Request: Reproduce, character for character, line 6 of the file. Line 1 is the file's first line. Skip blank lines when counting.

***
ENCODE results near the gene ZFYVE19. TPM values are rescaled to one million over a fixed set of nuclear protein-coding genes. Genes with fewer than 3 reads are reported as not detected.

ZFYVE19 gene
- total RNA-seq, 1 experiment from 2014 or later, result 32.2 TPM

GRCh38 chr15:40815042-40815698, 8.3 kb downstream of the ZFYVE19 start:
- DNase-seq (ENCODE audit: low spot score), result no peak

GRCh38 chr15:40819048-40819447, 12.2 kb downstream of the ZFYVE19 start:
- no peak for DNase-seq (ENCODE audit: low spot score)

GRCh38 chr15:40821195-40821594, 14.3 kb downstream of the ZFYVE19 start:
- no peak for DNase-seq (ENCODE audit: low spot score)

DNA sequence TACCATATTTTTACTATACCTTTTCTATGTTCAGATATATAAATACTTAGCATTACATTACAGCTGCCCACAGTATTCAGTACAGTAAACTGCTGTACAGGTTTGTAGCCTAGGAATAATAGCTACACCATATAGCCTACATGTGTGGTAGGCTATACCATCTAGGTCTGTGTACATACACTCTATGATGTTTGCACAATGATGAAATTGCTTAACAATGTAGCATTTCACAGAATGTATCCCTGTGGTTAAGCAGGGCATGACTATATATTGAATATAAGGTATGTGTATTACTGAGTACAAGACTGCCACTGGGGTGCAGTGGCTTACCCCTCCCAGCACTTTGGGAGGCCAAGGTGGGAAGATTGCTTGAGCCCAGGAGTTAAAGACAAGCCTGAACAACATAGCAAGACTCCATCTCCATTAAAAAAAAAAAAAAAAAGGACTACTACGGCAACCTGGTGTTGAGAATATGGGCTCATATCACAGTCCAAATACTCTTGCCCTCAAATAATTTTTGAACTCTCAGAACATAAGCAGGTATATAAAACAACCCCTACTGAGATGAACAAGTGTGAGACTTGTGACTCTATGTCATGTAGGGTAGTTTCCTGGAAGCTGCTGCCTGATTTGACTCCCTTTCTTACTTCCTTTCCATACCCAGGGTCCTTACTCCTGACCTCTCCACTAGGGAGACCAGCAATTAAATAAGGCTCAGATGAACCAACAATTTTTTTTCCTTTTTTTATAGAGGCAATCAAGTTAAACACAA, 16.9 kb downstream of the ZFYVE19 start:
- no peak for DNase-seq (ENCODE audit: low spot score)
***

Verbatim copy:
GRCh38 chr15:40819048-40819447, 12.2 kb downstream of the ZFYVE19 start: